Newly planted redbud tree in trouble?
Hi i purchased this eastern redbud a few weeks ago from a local nursery. I spent some time in the landscaping industry planting many trees and shrubs. I watered the tree in good the first few days but we have been getting good storms and the soil was getting a little muddy so i have been holding off and only watering when i check the soil And it is warranted. The keaving are starting to yellow and some getting brown spots. Is my tree in trouble? Is it able To be saved? Attached are some photos. I hope you can help. I dont want to lose my tree. Thanks Justin
Was this a container grown or B&B tree? If container, did you cut the root mass to free them up? If B&B, did you remove (as much as possible) the basket and burlap and then plant at the right depth? Planting too deep can be a big problem, though it usually doesn't show up this quickly. A good rule to use for watering is 1 inch of water/inch of tree diameter/week. If the soil has a lot of clay, the planting hole may have been holding water.
thank you for the response. This was B&B. No cage just burlap and rope. I removed the rope and all but the ine layer of burlap holding it all together. Im leaning toward transplant shock but your the expert. . I dug a hole next to the tree to check drainage. Did so without disturbing the rootball. No standing water. It was moist but no standing water.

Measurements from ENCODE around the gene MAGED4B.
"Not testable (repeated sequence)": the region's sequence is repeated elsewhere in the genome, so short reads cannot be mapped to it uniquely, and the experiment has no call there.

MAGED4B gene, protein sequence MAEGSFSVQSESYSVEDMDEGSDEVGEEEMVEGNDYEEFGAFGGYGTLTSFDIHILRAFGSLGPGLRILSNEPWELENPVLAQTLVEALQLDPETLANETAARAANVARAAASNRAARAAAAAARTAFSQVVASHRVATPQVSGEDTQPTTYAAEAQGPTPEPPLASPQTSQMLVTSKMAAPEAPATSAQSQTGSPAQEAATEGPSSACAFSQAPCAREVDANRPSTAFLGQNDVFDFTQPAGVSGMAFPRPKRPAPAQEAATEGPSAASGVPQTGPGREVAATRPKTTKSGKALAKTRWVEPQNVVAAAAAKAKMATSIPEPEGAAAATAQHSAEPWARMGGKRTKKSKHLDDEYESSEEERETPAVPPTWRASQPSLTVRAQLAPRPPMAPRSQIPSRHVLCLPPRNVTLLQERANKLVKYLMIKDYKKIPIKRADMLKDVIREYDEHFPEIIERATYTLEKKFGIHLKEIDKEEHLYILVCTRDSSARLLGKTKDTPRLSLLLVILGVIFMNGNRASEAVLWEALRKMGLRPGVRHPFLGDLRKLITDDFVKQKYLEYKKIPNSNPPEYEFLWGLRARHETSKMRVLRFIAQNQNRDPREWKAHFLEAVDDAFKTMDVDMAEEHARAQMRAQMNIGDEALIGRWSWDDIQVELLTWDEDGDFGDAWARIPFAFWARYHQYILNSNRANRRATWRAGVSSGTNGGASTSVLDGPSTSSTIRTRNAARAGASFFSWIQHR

It definitely could be transplant shock. If possible, I would get in and remove the upper half or third of the burlap. I have seen so many trees have issues with burlap (even burlap that was supposed to decay) and any extra soil that was thrown on top of the rootball while in the nursery.
Hi Tim just an update on my Redbud. It is doing much better. All yellowing leaves fell and the tree looks great. So must have been transplant shock. I did notice this split of the bark. Should i be concerned? Will ot get bug infested? Is there anythi g i can do to seal this? Let me know. Thanks
I'm not sure what caused the split. Don't treat it with anything. The tree will try to compartmentalize the injury and heal it as best as possible. I have seen trees with wounds like this (and worse) survive.